LOU DOBBS MONEYLINE, July 18, 2001: Interview with Paul Krugman

SYNOPSIS: Krugman discusses our prospects in our first recession caused by a bubble rather than the FED

DOBBS: OK, Tim. Tim O'Brien from Washington. Chairman Greenspan today noted what he termed the "quiescence of inflationary pressures." His statement borne out in one economic report released before his testimony this morning. The Consumer Price Index up .2 percent in June. When you take out food and fuel it gained .3 percent. Both were slightly higher than expected, but as one economist put it today there's no major worry here. And housing starts jumped 3 percent last month. That was stronger than most economists had expected and it is further evidence of some strength in the industry. The gain in June follows a modest decline in May. The bond market today seemed to focus more on the tame inflation than the cautious talk from Greenspan. The 10-year gained 28 ticks, the yield 5.08 percent. The 30-year bond soared more than a point in price and the yield, 5.5 percent. Amongst the questions now: What will the Fed do next? The latest survey by Reuters found that all 25 bond dealers polled believe the Fed will cut rates next month by a quarter point, up from 23 before Mr. Greenspan delivered his testimony. Joining us now with his view on the Fed chairman's comments, the outlook for the economy and his own view of where we should be going, Paul Krugman, columnist for "The New York Times." Paul, good to have you with us.


DOBBS: The Fed chairman seemed uncharacteristically direct talking about this economy?

KRUGMAN: I do wonder what got into him. I think the quick summary today is Greenspan says, I'm not God, and the Nasdaq falls 50 points on the news. It was kind of an amazing day.

DOBBS: And the fact that the door is now open to another interest rate decline, that obviously is a hopeful sign to most investors. But the fact is we haven't seen much impact from 6 interest rate cuts in six months.

KRUGMAN: Right, the impact is in what hasn't happened, instead of what has, which is that this has not turned into a freefall in the economy unless you happen to be a tech firm. But the Fed is certainly having harder time turning this around than we have become accustomed to have happen.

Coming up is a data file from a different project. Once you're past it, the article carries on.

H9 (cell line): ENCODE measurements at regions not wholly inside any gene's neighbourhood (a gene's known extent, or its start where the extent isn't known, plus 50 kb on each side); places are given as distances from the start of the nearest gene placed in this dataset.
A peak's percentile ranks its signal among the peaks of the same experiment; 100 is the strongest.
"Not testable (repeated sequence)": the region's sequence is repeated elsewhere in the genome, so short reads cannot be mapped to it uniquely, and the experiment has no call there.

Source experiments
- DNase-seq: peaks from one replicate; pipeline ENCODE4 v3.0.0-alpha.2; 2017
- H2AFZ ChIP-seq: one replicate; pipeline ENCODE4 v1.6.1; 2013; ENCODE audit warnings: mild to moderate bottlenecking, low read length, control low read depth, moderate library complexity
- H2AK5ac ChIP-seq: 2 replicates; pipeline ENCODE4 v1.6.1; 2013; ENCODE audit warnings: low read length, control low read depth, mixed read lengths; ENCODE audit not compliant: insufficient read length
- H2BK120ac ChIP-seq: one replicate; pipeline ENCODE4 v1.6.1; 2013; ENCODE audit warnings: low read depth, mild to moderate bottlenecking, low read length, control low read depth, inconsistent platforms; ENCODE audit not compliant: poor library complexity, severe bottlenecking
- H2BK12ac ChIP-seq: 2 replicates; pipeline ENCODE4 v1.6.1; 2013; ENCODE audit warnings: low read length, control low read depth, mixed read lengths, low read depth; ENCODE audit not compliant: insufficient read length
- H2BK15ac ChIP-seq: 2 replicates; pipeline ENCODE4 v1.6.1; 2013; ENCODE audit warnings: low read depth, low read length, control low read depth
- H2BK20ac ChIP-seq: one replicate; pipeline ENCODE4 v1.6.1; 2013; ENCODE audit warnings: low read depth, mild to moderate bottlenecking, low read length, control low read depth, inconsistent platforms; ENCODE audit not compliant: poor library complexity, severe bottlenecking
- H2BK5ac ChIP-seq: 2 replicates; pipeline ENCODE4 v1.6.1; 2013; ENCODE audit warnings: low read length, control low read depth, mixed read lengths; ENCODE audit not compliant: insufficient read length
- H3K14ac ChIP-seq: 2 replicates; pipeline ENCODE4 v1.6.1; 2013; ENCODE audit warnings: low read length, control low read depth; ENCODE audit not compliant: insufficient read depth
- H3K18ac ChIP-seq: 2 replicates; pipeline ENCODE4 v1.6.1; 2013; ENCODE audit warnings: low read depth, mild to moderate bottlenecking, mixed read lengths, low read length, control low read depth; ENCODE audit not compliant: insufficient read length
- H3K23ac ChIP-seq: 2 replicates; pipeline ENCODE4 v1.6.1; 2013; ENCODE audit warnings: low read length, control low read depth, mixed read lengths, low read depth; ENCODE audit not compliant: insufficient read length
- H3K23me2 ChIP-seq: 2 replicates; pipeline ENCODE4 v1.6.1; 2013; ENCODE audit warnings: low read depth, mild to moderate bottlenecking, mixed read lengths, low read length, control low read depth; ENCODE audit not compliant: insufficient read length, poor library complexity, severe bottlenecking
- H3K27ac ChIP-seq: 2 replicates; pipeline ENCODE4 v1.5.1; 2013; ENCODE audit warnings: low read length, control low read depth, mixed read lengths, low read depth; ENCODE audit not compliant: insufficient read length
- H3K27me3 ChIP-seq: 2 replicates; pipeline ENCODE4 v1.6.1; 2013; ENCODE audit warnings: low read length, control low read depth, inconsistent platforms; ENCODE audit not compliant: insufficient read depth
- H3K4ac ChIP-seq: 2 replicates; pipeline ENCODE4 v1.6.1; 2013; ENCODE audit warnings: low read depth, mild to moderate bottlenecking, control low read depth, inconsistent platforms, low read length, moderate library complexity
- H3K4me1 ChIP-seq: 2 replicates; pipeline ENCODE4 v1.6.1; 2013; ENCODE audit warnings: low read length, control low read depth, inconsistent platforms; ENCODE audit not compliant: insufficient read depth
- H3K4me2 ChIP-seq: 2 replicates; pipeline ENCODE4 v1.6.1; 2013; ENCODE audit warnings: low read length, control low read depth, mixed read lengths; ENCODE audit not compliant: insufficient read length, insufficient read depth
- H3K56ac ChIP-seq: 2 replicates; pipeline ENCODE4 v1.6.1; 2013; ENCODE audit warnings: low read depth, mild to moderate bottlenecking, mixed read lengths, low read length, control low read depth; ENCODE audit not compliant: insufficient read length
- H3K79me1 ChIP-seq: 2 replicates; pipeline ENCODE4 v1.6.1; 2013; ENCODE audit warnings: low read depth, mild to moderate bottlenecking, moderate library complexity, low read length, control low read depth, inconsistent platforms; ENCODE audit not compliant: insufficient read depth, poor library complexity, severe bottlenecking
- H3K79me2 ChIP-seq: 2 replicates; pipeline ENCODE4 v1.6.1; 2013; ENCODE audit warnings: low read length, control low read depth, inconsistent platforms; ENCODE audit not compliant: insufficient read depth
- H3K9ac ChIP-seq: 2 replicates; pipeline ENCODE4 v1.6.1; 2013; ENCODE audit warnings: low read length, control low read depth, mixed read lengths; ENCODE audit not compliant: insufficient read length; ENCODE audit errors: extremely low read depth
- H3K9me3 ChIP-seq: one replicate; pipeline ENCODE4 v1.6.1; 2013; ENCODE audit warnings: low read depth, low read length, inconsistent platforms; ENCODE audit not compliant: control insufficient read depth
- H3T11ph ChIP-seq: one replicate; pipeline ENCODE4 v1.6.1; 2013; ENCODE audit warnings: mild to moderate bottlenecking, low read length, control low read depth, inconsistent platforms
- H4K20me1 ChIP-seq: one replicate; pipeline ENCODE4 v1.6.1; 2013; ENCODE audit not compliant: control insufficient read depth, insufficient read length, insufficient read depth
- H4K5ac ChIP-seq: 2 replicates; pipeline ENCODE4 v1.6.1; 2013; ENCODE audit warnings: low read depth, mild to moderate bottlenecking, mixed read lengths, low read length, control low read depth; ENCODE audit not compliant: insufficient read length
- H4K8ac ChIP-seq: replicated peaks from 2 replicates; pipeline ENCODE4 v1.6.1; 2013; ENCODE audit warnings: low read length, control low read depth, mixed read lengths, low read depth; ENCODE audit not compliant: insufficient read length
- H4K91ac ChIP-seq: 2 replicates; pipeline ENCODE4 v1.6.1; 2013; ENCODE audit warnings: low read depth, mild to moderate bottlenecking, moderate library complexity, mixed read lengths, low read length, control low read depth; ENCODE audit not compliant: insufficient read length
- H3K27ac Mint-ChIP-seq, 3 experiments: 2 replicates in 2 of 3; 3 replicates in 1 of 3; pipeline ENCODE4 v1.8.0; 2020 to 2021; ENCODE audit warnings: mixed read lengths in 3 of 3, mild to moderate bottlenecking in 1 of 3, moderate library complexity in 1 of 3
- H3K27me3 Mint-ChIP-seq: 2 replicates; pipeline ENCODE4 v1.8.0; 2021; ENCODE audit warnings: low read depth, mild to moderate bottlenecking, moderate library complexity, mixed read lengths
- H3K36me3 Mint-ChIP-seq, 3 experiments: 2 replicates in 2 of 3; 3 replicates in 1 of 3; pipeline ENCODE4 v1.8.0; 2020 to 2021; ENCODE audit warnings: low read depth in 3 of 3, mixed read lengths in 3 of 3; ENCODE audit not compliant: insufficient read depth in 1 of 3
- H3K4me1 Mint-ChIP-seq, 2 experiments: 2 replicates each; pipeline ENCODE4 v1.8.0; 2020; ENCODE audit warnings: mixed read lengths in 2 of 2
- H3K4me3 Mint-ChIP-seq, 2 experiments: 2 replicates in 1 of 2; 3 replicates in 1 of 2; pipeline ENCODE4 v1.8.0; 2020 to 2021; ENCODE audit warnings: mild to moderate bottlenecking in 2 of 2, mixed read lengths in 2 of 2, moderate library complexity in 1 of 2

DOBBS: Greenspan pointed out that he is very hopeful because of three major factors. One, lower energy prices, second, lower interest rates, and thirdly the tax rebates coming from the Bush tax cut that will start hitting mailboxes next week. Does that also salve your concerns?

KRUGMAN: I'm nervous as I think he is. You know, all of the major recessions we've had for the last 40 years have been basically caused by the Fed. It was the Fed raising interest rates to bring inflation down. And this one, although the Fed did a little of that, is basically the first one we've seen in generations that was caused by a bubble in the private sector. It was caused by overinvestment. And it's somewhat an uncharted territory here. We don't know how much Fed cutting it takes.

DOBBS: To restimulate business investment, capital investment and corporate buying?

KRUGMAN: I think frankly it's got to be -- business investment is not going to be the driving force in this recovery. It has to come from things like housing, things that have not been (UNINTELLIGIBLE).

DOBBS: We see, Paul, housing at near record levels, we see automobile purchases near record levels. The consumer is still very much in this economy. Can he or she -- or I should say he and she, can they bring back this economy?

KRUGMAN: Well, as far as the arithmetic goes, yes, it is possible. Will the Fed cut interest rates enough? Will long-term rates fall enough to get the consumer, get the housing sector there in time? We don't know.

DOBBS: Your column today, you talked about Keynesian economics and how we've become adopters, if in denial, of it, adopters of Keynesian thinking, and our economic policy. How could you be so cynical?

KRUGMAN: No, I mean, look, it -- is anybody saying for the U.S. economy, Greenspan is wrong to try prevent the recession? We should have the recession, we should purge. The budget isn't as good as we thought. We should raise taxes, which are all of the things of course that we tell countries like Argentina. But for ourselves, no, we believe in cushioning ourselves from these things.

DOBBS: We do have a surplus, at least to work with. I know you don't think it's...


DOBBS: That's a whole other program.

KRUGMAN: Yes, that's another bit of a (UNINTELLIGIBLE).

DOBBS: Paul Krugman, good to have you with us.

KRUGMAN: Good to be on.

DOBBS: CNN's parent, AOL Time Warner, today reported quarterly results. While earnings did beat estimates, revenues fell short of expectations. But a bigger concern on Wall Street, the company's cash flow. Fred Katayama has the story.

Originally broadcast, 7.18.01